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June 19, 2007

NREL “Wind to Hydrogen” Facility

Category: Hydrogen,Wind power – Dan 6:31 am

NREL (the National Renewable Energy Lab) recently published information on their new experimental “Wind to Hydrogen” facility. This is an idea that has been promoted for some time by the Leighty Foundation, and it’s a clear example of “Smart Green Energy”.

The challenge: Wind power is intermittent. The solution: Use unneeded power to generate hydrogen which is stored on-site. This hydrogen is then converted back to electricity in a fuel cell when the wind isn’t blowing and power is needed.

“By marrying wind turbines to hydrogen production, we create a synergy that systematically reduces the drawbacks of each,” Richard Kelly, Xcel Energy chairman, president and CEO

While mobile hydrogen storage is a problem (see “Mythbusters – Hydrogen will fuel our cars?“), there’s no problem with industrial-scale hydrogen storage, especially where wind power is generated (which by it’s nature is out in the wide open spaces).

NREL’s Wind2H2 project is designed to analyze the tradeoffs using different types of wind generators, different approaches to convert the electricity to hydrogen, and issues related to the integration of these technologies as well as the operation of electrolyzers with different gas output pressures.

The NREL site also has a very cool animation to show the different configurations being tested.NREL “Wind to Hydrogen” Animation

April 3, 2007

Mythbusters – Hydrogen will fuel our cars?

Category: Hydrogen,Mythbusters – Dan 4:02 pm

I guess my blog entry on hydrogen for transmission and storage created a bit of confusion regarding the most common “talk”, that is hydrogen to power cars. To wit:

Hydrogen Can Provide Long-Term Energy Security Through Use Of Diverse Domestic Resources. The President’s Hydrogen Fuel Initiative and the FreedomCAR partnership will reduce America’s need for imported oil and help clean the air by aiding the development of hydrogen fuel cells and affordable hydrogen-powered cars. Together, these two initiatives constitute a commitment of $1.7 billion over five years.[1]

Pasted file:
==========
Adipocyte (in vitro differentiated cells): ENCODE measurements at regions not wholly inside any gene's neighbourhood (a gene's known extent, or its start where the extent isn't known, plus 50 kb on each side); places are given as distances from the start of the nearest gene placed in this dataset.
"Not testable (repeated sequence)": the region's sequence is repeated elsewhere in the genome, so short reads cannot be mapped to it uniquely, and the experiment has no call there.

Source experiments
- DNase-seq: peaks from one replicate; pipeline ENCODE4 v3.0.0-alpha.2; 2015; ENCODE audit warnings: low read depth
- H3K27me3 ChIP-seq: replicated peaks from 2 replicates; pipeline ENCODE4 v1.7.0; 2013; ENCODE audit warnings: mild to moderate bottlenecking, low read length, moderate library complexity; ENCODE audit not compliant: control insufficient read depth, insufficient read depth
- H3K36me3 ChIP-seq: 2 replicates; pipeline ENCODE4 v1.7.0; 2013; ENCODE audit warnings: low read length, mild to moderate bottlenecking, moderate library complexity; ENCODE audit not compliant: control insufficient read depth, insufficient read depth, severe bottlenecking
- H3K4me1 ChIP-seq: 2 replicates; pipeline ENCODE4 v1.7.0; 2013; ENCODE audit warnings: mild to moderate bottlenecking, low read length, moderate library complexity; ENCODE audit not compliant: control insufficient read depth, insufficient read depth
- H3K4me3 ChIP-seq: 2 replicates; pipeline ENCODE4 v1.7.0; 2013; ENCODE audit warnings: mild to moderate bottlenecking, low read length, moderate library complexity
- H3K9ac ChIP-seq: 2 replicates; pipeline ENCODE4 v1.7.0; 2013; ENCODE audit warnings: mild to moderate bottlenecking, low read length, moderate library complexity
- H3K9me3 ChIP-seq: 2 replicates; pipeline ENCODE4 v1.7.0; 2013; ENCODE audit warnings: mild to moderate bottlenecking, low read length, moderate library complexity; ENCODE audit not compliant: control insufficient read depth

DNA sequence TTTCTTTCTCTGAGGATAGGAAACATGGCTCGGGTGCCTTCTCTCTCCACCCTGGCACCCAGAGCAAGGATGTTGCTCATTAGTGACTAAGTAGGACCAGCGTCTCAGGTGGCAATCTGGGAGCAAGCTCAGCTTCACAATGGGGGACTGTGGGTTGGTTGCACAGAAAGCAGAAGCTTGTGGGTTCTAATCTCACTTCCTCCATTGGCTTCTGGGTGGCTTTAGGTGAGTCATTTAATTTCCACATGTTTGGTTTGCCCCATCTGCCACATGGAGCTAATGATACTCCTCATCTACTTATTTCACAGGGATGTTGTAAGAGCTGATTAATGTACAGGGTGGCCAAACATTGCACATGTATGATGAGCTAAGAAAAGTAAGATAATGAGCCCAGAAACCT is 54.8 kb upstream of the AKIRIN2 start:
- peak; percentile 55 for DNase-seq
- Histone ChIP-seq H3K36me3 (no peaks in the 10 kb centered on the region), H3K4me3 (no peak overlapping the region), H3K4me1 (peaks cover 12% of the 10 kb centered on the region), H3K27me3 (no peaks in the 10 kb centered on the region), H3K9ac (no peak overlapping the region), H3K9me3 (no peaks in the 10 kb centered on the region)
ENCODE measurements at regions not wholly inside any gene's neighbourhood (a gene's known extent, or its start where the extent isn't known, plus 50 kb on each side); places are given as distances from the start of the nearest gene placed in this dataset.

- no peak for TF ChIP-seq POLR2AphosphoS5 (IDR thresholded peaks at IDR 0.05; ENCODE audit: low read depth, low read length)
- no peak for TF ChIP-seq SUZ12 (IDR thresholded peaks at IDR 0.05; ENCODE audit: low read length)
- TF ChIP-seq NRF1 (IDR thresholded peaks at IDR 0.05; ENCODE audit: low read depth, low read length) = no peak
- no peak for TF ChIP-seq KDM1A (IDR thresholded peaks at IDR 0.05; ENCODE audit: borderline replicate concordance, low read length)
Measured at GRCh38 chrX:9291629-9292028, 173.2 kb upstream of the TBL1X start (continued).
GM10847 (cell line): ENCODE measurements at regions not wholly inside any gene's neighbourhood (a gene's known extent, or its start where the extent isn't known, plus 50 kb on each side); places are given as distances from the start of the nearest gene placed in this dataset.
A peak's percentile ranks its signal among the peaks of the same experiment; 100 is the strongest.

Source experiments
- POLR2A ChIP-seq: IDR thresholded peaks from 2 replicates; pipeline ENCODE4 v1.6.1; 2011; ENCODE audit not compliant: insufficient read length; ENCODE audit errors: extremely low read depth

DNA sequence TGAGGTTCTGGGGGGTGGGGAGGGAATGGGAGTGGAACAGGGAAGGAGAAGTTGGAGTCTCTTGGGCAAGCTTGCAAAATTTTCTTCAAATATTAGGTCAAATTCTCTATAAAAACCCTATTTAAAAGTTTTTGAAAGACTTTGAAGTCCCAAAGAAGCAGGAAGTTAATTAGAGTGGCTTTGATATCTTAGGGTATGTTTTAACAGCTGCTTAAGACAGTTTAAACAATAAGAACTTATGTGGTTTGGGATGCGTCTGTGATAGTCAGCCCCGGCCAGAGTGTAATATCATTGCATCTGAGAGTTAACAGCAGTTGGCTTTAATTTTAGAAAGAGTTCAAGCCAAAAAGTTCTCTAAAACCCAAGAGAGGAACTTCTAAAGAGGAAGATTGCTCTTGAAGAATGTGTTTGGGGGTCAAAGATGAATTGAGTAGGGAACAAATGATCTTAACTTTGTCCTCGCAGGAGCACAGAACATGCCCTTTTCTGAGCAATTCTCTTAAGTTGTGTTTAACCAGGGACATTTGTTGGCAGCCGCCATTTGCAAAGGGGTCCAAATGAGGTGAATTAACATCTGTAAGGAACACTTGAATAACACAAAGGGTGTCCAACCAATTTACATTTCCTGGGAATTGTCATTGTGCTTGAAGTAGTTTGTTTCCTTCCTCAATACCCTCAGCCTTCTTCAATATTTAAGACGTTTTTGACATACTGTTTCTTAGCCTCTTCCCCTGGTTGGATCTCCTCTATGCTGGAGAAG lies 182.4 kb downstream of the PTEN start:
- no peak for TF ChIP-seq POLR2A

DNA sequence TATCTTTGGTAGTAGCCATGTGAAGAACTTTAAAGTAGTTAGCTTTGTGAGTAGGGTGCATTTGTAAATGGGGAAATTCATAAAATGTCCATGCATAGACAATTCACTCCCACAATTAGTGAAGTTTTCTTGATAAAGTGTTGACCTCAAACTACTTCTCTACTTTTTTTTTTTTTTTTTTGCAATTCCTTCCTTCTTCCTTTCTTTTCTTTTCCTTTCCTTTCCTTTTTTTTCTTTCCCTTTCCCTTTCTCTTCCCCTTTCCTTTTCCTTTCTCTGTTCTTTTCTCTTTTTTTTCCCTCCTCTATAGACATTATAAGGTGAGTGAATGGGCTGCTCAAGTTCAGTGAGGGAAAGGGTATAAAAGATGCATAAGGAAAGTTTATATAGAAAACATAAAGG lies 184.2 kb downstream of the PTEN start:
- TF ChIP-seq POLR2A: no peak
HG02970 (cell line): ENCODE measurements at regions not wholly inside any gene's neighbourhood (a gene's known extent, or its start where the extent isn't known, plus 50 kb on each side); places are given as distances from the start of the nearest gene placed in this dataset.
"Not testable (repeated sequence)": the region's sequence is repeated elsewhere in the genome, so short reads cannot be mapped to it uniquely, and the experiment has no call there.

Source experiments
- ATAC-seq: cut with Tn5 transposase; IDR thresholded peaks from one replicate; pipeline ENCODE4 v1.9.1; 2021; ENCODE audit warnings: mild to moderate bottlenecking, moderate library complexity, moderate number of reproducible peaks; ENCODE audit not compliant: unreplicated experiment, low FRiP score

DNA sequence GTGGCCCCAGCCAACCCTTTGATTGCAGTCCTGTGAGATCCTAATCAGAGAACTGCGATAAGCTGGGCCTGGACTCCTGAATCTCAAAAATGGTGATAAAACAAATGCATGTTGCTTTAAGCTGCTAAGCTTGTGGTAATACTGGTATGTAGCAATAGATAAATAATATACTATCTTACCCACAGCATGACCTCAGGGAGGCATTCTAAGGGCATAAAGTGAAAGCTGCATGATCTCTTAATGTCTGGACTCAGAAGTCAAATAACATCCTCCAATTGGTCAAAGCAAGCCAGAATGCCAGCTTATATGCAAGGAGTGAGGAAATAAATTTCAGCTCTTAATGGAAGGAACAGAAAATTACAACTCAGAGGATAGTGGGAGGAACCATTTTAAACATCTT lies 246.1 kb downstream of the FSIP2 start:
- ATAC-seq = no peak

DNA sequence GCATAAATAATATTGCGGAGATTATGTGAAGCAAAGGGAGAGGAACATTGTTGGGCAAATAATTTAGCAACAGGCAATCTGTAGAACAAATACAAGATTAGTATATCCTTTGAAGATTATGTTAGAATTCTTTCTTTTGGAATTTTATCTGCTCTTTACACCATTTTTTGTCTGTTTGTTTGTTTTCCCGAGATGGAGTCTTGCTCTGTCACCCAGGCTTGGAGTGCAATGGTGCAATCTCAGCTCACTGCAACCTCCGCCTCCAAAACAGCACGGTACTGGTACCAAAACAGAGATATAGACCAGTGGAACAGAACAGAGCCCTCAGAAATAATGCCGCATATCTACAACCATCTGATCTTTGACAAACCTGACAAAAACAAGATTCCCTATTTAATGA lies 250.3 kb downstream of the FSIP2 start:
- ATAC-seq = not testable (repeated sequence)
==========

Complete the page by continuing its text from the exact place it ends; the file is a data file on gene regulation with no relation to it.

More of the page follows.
This was directly off the website. I suppose the good news here is that, in more recent white house documents[2] the President isn’t talking so much about hydrogen and cars.

So let me go on record as saying that, in terms of an automotive fuel, hydrogen is a dumb idea. This is a myth that needs to be dispelled. There are better alternatives, both for the near and long term.

Hydrogen – The Perfect Fuel?

But wait? Isn’t hydrogen the perfect fuel? Consider:

  • Abundant – Hydrogen is the most abundant element in the universe
  • Clean – Hydrogen burns clean – no carbon dioxide will come out of your tailpipe
  • Easy electricity – Feed hydrogen into a fuel-cell stack and you get clean electricity
  • Powerful – Pound for pound, hydrogen has three times the energy of gasoline

What’s not to like?

Major technical hurdles for automobiles

Technology review just did an article on the BMW “Hydrogen 7”, a prototype hydrogen vehicle. Their conclusion:

In the context of the overall energy economy, a car like the Hydrogen 7 would proba­bly produce far more carbon dioxide emissions than gasoline-powered cars available today. And changing this calculation would take multiple breakthroughs–which study after study has predicted will take decades, if they arrive at all. In fact, the Hydrogen 7 and its hydrogen-fuel-cell cousins are, in many ways, simply flashy distractions produced by automakers who should be taking stronger immediate action to reduce the greenhouse-gas emissions of their cars.[3]